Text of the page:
Male breast

Also known as gynecomastia, breast reduction for men is the surgical correction of over-developed or enlarged breasts in men.

Most teenage boys experience some degree of breast enlargement affecting one or both breasts. However, by early adulthood less than 10% have a residual problem. This incidence rises with age, reaching approximately 30% (1 in 3) in older men.

The breast is made up of two main components, glandular tissue (firm and dense) and fatty tissue (soft). The ratio of glandular to fatty tissue in any breast varies from individual to individual and in gynaecomastia there may be an excess of both. If there is predominantly a diffuse fatty enlargement of the breast, liposuction is the usual treatment. This involves sucking out the tissue through a small tube inserted via a 3-4mm incision (see information sheet on liposuction for more detail). If excess glandular tissue is the primary cause of breast enlargement, it may need to be excised (cut out) with a scalpel. This will leave a scar, usually around the nipple edge. This excision can be performed alone or in conjunction with liposuction. Major reductions that involve the removal of a significant amount of tissue and skin may require larger incisions that result in more obvious scars. Most operations for gynaecomastia take about 90 minutes to complete and are performed under general anaesthesia.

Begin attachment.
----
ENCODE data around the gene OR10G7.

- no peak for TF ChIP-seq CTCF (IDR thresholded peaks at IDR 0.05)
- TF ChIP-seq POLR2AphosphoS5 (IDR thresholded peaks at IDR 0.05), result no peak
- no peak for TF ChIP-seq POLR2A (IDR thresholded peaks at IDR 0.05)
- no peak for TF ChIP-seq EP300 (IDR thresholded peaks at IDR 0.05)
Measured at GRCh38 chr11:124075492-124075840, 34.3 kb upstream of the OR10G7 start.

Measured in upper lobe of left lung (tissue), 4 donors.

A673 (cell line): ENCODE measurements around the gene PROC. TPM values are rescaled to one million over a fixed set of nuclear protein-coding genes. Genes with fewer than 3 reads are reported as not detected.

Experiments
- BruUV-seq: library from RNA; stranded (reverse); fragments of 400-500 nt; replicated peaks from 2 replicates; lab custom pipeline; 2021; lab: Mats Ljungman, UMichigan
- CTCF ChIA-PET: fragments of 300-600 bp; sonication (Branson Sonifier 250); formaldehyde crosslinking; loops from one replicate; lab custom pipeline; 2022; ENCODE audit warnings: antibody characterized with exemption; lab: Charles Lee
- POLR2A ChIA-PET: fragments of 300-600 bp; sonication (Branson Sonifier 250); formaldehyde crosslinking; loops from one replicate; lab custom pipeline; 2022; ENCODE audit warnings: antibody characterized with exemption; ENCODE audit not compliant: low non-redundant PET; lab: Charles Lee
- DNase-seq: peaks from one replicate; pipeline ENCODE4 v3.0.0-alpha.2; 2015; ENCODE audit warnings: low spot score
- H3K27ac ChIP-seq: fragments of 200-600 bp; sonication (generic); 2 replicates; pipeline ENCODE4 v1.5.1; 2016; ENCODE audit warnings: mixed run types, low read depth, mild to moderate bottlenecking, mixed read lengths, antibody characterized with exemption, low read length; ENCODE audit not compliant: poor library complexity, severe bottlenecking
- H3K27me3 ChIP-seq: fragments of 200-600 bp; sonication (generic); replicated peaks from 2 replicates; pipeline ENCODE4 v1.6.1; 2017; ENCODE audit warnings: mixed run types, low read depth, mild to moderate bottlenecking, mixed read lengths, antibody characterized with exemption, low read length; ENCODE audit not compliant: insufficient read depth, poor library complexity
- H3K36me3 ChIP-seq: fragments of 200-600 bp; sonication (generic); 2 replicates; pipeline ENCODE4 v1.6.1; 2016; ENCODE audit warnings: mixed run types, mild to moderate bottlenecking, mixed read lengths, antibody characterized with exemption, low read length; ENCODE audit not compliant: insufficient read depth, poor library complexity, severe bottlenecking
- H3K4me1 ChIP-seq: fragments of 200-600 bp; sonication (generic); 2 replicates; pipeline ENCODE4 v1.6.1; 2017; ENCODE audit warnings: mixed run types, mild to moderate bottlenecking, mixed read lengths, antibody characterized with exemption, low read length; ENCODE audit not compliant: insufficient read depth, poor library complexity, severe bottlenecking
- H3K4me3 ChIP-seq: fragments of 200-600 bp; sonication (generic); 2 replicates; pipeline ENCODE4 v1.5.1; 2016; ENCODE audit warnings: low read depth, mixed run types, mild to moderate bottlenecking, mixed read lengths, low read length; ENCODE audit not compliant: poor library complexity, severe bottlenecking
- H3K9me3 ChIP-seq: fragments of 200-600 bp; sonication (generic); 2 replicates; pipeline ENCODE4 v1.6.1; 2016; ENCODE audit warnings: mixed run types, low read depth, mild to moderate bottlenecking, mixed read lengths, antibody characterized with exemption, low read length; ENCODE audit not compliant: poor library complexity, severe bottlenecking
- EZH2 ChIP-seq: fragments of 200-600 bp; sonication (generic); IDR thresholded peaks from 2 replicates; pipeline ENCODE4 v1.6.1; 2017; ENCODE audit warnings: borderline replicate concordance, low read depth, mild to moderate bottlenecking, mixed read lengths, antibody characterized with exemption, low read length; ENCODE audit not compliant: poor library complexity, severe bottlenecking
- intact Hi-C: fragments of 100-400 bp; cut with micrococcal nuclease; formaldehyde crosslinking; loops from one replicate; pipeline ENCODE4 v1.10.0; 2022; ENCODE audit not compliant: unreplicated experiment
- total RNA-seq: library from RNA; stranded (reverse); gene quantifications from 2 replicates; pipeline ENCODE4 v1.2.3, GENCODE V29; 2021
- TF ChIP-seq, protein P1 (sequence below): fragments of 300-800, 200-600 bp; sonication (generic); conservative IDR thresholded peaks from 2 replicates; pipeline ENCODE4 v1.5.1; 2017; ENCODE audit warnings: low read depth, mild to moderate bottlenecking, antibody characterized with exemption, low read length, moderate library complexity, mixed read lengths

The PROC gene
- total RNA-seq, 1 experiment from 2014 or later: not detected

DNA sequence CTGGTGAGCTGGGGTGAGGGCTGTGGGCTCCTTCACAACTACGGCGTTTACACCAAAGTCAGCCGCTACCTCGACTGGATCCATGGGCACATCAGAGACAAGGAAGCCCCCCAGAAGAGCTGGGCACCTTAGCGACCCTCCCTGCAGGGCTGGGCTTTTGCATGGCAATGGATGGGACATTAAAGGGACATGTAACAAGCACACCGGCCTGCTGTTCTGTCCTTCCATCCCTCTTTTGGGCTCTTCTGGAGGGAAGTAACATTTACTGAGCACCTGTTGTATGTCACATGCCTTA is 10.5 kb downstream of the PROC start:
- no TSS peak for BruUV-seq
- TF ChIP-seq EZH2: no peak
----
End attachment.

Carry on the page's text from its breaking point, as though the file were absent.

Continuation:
Following the surgery the chest is swollen and bruised for a while and it can be difficult to assess the full effect of the operation. To help reduce swelling, patients are often instructed to wear an elastic pressure garment continuously for one or two weeks. It is advisable to refrain from exercise for about two weeks and, in general, it takes about six weeks before one can return to completely normal activities. The potential complications of the surgery are relatively rare. They include inadequate removal of breast tissue, an uneven contour to the chest and reduced nipple sensation. If an excision has been performed, rather than liposuction, then a blood clot can form that may need to be drained at a second operation.

  • The British Association of Aesthetic Plastic Surgeons
  • The British Association of Plastic, Reconstructive and Aesthetic Surgeons
  • The Royal College of Surgeons of England